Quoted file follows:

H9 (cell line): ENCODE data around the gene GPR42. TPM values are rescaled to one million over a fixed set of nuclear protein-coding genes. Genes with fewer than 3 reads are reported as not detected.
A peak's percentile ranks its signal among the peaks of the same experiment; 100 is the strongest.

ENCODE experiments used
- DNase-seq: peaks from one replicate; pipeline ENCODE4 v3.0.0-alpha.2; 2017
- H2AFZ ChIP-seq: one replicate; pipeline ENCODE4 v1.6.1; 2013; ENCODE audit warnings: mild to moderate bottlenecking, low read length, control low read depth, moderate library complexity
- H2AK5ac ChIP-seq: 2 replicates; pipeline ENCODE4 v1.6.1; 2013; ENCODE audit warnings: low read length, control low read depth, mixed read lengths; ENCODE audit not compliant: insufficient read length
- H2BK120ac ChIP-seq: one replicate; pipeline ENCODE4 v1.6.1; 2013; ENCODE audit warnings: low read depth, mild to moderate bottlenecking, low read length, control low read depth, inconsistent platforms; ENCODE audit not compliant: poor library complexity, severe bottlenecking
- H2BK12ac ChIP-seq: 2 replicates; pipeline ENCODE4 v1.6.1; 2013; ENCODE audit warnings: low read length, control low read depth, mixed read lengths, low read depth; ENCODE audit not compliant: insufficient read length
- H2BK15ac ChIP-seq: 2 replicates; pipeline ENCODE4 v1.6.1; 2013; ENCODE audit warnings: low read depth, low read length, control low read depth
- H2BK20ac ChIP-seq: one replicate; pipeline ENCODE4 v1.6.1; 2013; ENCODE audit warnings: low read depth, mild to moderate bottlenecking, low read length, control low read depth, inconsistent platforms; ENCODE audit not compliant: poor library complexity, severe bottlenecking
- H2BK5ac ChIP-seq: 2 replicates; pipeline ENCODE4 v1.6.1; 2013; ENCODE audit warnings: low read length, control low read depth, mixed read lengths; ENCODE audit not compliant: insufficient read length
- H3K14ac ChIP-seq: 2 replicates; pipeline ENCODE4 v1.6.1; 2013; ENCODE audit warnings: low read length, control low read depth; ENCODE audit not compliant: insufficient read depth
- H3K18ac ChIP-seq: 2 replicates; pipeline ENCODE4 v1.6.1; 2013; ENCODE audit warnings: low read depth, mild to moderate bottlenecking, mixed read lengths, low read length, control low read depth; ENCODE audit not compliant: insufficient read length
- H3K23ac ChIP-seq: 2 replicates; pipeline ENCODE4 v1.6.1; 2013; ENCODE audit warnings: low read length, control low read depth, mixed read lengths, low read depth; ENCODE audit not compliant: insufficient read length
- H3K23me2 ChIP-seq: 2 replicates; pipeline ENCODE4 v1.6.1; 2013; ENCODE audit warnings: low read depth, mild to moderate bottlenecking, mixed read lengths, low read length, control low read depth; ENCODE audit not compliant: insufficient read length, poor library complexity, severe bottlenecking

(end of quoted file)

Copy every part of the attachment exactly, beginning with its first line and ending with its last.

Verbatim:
H9 (cell line): ENCODE data around the gene GPR42. TPM values are rescaled to one million over a fixed set of nuclear protein-coding genes. Genes with fewer than 3 reads are reported as not detected.
A peak's percentile ranks its signal among the peaks of the same experiment; 100 is the strongest.

ENCODE experiments used
- DNase-seq: peaks from one replicate; pipeline ENCODE4 v3.0.0-alpha.2; 2017
- H2AFZ ChIP-seq: one replicate; pipeline ENCODE4 v1.6.1; 2013; ENCODE audit warnings: mild to moderate bottlenecking, low read length, control low read depth, moderate library complexity
- H2AK5ac ChIP-seq: 2 replicates; pipeline ENCODE4 v1.6.1; 2013; ENCODE audit warnings: low read length, control low read depth, mixed read lengths; ENCODE audit not compliant: insufficient read length
- H2BK120ac ChIP-seq: one replicate; pipeline ENCODE4 v1.6.1; 2013; ENCODE audit warnings: low read depth, mild to moderate bottlenecking, low read length, control low read depth, inconsistent platforms; ENCODE audit not compliant: poor library complexity, severe bottlenecking
- H2BK12ac ChIP-seq: 2 replicates; pipeline ENCODE4 v1.6.1; 2013; ENCODE audit warnings: low read length, control low read depth, mixed read lengths, low read depth; ENCODE audit not compliant: insufficient read length
- H2BK15ac ChIP-seq: 2 replicates; pipeline ENCODE4 v1.6.1; 2013; ENCODE audit warnings: low read depth, low read length, control low read depth
- H2BK20ac ChIP-seq: one replicate; pipeline ENCODE4 v1.6.1; 2013; ENCODE audit warnings: low read depth, mild to moderate bottlenecking, low read length, control low read depth, inconsistent platforms; ENCODE audit not compliant: poor library complexity, severe bottlenecking
- H2BK5ac ChIP-seq: 2 replicates; pipeline ENCODE4 v1.6.1; 2013; ENCODE audit warnings: low read length, control low read depth, mixed read lengths; ENCODE audit not compliant: insufficient read length
- H3K14ac ChIP-seq: 2 replicates; pipeline ENCODE4 v1.6.1; 2013; ENCODE audit warnings: low read length, control low read depth; ENCODE audit not compliant: insufficient read depth
- H3K18ac ChIP-seq: 2 replicates; pipeline ENCODE4 v1.6.1; 2013; ENCODE audit warnings: low read depth, mild to moderate bottlenecking, mixed read lengths, low read length, control low read depth; ENCODE audit not compliant: insufficient read length
- H3K23ac ChIP-seq: 2 replicates; pipeline ENCODE4 v1.6.1; 2013; ENCODE audit warnings: low read length, control low read depth, mixed read lengths, low read depth; ENCODE audit not compliant: insufficient read length
- H3K23me2 ChIP-seq: 2 replicates; pipeline ENCODE4 v1.6.1; 2013; ENCODE audit warnings: low read depth, mild to moderate bottlenecking, mixed read lengths, low read length, control low read depth; ENCODE audit not compliant: insufficient read length, poor library complexity, severe bottlenecking